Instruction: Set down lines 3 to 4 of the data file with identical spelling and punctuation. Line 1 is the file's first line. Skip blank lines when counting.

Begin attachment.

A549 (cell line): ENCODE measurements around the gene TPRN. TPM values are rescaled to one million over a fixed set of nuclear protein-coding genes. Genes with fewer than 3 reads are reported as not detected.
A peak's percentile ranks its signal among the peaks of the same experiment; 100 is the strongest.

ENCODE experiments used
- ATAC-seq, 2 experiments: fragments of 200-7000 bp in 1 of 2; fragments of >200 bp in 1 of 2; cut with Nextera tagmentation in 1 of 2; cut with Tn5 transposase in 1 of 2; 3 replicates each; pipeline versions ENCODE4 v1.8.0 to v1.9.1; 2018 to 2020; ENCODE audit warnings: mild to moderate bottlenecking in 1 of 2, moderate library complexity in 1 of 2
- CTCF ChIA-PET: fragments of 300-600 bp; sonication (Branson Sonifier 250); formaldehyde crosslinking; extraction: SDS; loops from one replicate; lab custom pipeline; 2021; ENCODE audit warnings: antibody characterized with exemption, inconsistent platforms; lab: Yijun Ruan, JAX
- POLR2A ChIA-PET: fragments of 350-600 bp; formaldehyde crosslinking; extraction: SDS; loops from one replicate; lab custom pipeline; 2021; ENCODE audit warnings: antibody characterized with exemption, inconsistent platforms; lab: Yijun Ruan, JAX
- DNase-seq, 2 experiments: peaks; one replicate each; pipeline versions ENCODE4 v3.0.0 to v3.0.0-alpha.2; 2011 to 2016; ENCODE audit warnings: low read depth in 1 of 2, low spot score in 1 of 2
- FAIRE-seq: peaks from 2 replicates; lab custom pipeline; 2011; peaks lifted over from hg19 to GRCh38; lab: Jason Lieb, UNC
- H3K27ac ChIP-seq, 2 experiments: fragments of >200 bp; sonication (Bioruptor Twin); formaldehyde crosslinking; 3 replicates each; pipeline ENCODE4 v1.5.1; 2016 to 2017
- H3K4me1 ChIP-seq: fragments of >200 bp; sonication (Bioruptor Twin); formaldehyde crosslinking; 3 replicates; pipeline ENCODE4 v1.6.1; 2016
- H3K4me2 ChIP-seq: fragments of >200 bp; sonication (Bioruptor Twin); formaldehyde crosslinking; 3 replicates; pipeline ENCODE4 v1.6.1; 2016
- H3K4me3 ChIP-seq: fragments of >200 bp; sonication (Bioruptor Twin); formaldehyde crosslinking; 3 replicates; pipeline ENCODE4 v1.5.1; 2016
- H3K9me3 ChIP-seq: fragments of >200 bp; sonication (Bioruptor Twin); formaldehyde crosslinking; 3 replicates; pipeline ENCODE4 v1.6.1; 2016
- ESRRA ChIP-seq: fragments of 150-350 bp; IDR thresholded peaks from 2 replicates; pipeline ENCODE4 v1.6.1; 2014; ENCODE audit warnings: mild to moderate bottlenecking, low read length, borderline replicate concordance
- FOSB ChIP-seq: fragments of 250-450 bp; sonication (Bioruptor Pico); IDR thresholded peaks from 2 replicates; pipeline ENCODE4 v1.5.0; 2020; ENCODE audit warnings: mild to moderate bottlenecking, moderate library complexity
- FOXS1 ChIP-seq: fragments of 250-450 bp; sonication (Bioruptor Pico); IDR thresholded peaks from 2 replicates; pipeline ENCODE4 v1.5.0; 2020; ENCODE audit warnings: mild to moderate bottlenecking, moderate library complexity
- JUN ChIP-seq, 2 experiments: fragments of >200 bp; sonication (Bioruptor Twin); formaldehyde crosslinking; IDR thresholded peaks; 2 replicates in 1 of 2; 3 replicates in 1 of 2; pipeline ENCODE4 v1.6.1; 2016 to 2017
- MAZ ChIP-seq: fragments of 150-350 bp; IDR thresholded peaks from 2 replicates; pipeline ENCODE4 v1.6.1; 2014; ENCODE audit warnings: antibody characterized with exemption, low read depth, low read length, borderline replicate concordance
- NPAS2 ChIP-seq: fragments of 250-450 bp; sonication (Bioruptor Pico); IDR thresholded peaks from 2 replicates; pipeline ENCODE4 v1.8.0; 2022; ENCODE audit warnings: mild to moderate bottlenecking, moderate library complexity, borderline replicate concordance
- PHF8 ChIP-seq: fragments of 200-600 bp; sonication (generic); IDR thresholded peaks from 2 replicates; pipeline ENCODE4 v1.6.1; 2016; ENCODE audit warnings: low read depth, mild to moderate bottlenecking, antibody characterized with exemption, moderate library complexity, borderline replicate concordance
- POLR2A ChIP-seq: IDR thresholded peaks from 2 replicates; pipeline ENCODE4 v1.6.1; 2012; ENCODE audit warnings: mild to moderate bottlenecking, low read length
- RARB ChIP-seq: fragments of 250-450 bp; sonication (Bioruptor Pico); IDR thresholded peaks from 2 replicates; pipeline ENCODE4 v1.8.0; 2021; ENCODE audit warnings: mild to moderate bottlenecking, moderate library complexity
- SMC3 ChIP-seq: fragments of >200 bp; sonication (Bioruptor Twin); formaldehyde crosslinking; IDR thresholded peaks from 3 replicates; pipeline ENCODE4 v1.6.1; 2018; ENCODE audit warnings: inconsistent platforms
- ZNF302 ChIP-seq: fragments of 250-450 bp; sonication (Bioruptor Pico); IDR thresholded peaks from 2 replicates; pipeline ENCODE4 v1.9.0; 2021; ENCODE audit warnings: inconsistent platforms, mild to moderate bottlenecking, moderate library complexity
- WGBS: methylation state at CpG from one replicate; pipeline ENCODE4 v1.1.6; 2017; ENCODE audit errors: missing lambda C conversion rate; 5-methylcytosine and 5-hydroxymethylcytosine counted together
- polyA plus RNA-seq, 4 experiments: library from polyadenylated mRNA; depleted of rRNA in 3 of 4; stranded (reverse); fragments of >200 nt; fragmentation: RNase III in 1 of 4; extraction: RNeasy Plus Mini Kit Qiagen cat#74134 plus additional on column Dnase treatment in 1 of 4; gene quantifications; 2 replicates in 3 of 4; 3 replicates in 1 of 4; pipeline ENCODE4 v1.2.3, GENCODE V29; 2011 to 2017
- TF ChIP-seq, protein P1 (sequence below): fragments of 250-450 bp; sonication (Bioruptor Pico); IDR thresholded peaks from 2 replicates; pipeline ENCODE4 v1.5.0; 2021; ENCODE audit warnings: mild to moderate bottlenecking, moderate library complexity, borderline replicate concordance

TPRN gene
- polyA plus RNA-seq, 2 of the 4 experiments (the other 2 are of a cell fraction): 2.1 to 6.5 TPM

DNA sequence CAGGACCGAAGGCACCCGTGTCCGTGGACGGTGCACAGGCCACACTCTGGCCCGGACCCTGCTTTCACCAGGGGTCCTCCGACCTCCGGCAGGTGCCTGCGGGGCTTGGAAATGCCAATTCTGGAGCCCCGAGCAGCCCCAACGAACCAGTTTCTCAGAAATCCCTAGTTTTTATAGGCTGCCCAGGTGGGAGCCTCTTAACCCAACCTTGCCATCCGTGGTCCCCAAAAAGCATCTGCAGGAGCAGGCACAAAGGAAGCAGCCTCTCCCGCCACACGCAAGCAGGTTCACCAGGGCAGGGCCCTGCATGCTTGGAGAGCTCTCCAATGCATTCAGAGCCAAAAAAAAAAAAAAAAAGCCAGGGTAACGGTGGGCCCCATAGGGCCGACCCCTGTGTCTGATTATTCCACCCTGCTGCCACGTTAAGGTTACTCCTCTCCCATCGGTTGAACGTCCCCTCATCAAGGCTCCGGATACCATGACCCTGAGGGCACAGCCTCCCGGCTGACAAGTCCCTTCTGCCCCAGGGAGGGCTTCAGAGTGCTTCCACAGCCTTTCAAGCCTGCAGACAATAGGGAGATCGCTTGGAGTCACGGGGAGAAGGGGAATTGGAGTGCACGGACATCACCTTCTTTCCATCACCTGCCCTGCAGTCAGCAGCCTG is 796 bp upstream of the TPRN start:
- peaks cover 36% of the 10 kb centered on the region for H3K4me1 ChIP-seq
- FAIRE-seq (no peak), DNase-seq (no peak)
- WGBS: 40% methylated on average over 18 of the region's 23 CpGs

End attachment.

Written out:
ENCODE experiments used
- ATAC-seq, 2 experiments: fragments of 200-7000 bp in 1 of 2; fragments of >200 bp in 1 of 2; cut with Nextera tagmentation in 1 of 2; cut with Tn5 transposase in 1 of 2; 3 replicates each; pipeline versions ENCODE4 v1.8.0 to v1.9.1; 2018 to 2020; ENCODE audit warnings: mild to moderate bottlenecking in 1 of 2, moderate library complexity in 1 of 2